It is because this process is intended to deal with such gross cases (10m or more) that some of the adjustments you mention - pincushion, scaling etc. - are currently out of scope. Existing editor tools allow simple alignment shifts, but users are not using them because of lacking awareness. This is for now the single problem we seek to solve.
--Mackerski 13:18, 26 November 2010 (UTC)

The fool's errand

[copied from the NZOpenGIS mailing list]

> if it is a problem, is there a viable/reliable/scientific way to
> modify the imaging in the editors? perhaps someone needs to make a
> 'JOSM auto-correction plugin', which uses a lookup table to adjust the
> imagery at various points round the world?

nope, not really possible. It's a moving target and we've got no control
over it or idea when the upstream data changes or gets improved/fixed.
We could go to a lot of trouble and make a transform matrix for every
5km in the country at every zoom level, and as a function of elevation
and image angle/distance from center,... and then every six months they'd
swap out to new imagery with new quirks or improvements and we'd have
to start all over. I'm afraid there is not much that can be done, we
just have to document the black box as best we can to get a better
idea of where it can be trusted and where not.
Lcmortensen points out that the base of the sky tower is very close in both,
(where a bit of 3D building work has probably happened), so the cities may
be more trusted. [maybe]

> At the moment you can manually adjust the JOSM layer but I agree an
> auto-correct one based on some lookup seems like a better solution.
> Most people are not going to know/care that the Bing maps are of and
> will simply trace over the photos (I have been doing that myself).

I don't really know a solution beyond to get the word out that the satellite
backdrops shouldn't be accepted as 100% truth, so don't disturb existing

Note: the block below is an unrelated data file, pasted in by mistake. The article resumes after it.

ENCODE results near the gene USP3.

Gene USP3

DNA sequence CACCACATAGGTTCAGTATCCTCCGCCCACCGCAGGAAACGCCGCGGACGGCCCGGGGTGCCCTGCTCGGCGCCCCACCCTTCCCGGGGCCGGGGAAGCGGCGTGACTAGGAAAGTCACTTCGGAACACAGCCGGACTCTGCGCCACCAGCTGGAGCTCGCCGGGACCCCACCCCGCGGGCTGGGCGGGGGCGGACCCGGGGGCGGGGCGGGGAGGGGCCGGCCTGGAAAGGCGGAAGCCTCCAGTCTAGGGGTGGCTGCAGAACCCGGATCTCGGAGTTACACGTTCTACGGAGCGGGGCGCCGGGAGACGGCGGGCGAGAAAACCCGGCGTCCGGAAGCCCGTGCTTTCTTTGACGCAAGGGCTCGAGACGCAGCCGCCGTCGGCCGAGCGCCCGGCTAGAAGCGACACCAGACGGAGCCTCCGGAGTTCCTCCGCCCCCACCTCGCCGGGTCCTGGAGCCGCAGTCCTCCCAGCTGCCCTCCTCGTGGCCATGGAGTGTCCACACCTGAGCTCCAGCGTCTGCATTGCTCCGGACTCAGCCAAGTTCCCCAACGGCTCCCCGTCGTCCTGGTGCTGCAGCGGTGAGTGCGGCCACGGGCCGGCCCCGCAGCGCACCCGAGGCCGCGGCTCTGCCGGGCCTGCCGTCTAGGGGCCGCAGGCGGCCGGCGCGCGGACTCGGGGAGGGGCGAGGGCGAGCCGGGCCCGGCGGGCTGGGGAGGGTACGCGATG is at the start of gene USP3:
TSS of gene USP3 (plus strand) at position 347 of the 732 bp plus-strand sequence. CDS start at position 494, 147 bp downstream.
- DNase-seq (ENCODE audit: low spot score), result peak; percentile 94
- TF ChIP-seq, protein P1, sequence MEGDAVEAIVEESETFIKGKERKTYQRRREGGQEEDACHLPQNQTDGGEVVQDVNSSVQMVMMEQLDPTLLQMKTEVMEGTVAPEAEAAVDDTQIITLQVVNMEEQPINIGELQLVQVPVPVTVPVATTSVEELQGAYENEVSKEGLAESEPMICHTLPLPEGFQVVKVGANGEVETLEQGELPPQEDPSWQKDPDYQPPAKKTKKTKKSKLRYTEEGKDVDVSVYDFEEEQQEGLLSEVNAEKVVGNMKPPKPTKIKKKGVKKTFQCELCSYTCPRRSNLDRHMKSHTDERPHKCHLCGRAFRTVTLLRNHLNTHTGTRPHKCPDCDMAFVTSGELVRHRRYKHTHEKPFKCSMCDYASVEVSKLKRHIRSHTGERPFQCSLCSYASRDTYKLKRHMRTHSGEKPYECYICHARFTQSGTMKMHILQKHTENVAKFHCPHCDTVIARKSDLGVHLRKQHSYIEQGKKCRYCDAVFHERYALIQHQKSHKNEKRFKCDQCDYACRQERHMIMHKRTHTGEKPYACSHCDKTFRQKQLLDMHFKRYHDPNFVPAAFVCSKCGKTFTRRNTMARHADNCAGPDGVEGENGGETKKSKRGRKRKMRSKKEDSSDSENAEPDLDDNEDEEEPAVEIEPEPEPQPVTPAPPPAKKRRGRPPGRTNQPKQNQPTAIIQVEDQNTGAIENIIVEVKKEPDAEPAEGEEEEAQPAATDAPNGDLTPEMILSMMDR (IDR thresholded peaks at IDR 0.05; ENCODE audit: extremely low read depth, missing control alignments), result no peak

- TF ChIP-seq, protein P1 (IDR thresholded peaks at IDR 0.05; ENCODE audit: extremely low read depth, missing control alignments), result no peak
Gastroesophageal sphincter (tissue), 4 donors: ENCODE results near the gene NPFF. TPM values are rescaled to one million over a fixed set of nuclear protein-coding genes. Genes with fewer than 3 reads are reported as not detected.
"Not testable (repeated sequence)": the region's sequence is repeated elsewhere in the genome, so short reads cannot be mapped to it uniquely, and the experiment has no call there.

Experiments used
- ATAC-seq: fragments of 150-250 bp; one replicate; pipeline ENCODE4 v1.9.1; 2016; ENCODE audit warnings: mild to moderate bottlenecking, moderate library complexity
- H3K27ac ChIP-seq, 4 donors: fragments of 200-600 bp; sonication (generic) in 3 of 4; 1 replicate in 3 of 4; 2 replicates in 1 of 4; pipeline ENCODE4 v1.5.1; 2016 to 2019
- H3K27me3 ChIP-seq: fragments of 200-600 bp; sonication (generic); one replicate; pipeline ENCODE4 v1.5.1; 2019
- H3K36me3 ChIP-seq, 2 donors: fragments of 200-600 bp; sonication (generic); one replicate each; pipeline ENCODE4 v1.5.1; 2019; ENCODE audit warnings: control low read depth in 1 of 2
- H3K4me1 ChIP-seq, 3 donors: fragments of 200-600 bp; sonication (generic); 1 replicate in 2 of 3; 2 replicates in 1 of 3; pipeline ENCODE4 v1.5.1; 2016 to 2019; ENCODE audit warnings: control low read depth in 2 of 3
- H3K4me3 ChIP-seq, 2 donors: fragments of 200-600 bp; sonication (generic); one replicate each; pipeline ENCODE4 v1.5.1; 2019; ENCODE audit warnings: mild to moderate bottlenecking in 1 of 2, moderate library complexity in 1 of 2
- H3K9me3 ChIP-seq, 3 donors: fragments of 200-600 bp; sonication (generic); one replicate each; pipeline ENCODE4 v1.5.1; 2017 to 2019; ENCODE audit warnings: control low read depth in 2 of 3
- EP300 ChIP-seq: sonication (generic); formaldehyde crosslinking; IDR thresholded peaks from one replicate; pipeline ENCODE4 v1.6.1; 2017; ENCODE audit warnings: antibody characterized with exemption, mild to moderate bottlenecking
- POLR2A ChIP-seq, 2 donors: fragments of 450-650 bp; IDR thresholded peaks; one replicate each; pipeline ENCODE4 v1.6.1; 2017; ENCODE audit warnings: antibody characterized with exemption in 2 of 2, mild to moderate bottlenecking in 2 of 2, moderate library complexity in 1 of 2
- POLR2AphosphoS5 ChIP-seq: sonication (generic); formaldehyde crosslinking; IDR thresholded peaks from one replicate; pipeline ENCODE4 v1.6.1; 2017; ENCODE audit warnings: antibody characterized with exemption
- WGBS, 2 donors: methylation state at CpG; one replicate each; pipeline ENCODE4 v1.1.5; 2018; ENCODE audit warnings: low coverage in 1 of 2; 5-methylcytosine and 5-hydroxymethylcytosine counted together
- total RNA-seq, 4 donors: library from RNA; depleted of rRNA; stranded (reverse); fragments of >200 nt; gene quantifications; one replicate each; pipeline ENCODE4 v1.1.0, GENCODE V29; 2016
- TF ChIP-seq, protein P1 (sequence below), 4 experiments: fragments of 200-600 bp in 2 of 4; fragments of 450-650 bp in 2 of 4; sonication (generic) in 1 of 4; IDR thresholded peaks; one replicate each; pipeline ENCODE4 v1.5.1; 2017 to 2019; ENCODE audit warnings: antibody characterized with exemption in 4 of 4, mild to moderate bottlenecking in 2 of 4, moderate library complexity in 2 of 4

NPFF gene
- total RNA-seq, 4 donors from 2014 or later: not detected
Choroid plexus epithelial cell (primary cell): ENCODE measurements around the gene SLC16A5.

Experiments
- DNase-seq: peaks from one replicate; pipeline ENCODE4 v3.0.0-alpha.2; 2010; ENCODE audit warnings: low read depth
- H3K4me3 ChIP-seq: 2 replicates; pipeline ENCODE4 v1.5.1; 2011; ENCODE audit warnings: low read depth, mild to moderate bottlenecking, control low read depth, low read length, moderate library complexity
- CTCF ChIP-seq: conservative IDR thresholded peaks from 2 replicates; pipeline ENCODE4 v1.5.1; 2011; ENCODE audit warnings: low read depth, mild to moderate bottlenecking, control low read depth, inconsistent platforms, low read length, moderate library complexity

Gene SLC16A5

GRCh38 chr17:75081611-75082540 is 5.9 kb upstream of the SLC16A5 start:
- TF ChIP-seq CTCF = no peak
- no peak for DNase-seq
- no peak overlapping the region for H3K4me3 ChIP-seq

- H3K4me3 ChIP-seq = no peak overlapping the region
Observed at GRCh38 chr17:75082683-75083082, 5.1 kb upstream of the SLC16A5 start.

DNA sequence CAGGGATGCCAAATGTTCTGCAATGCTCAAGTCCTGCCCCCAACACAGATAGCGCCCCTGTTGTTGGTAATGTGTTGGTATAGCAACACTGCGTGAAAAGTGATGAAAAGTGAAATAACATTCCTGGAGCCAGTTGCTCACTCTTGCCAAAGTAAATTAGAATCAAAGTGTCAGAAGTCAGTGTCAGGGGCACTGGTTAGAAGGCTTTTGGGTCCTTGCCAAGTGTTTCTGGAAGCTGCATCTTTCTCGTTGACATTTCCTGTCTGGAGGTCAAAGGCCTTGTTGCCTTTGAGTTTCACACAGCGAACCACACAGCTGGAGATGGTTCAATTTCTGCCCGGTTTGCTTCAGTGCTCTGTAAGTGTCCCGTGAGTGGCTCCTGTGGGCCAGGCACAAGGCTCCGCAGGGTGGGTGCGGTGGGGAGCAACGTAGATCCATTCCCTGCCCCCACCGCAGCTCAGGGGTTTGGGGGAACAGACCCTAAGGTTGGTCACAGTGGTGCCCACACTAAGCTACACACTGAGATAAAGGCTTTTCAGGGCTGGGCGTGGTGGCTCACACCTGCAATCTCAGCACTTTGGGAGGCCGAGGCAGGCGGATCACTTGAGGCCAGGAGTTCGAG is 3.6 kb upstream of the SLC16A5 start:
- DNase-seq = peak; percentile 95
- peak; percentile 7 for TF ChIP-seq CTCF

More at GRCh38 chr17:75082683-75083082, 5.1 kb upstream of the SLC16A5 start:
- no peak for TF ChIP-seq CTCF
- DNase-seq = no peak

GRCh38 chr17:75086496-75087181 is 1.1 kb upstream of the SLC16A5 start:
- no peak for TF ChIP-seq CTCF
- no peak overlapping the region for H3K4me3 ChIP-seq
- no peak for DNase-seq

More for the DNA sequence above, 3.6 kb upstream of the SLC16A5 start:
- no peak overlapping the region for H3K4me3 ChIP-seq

data unless you are sure of it, and to please add source=bing_imagery to things.
How to enforce that? impossible..... :-/

Sorry, it just ain't gonna work.

--Hamish 06:36, 27 December 2010 (UTC)
Well that's very defeatist. But certainly this is a difficult problem. I don't think you'd be the first one to point out many of the complexities.
Let's look at the main point there. aerial imagery providers may make updates without us being aware, which would invalidate the offset data. I wonder how much of a problem that is. How often are changes made? (mainly thinking about Bing) In most areas I'm pretty sure the answer is... not very often at all, verging on never. Maybe the "True Offset Process" could include some automated checks to see if imagery tiles are the same month-on-month. This would only need to be a sampling. Not checking entire tilesets.
-- Harry Wood 12:24, 29 January 2011 (UTC)
Actually, just to give an example, just one month after the Bing imagery became an allowed source, they updated the images for a big portion of southern Finland. For Helsinki we used to have photos from 2006, identified as a image set used by the pros and with a listed mean maximum error of 1.5 meters; now we have imagery (likely satellite) from 2010, but the alignment is much worse (resolution too). I read that a big area in Sweden got updated images at the same time, too. The switch started a week ago, but sometimes we still get tiles from the older set. IMO there is no other solution than to keep logging and sending the gpx files, and constantly aligning the imagery - unless locals identify the photos as being accurate from the start. When they're not properly aligned and rectified, they're more likely to have a suboptimal elevation model, and thus likely to contain visible distortions. For the better, older imagery, I was able to determine that they indeed were offset by about 2 meters near my home - a big junction with possibly hundreds of traces next to (locally significant) slopes. Alv 14:59, 29 January 2011 (UTC)
"sometimes we still get tiles from the older set" hmmm yeah that does make things awkward. I expect in your area it will settle down and stay the same for a few years now though. In general I can't believe they're making so many changes to imagery that we wouldn't be able to keep up with it.
A nice thing with Bing is that they provide a date set in the HTTP headers for each tile: see them with mvexel's tool which would mean an automated check could spot changes without having to compare tile image contents.
-- Harry Wood 17:22, 31 January 2011 (UTC)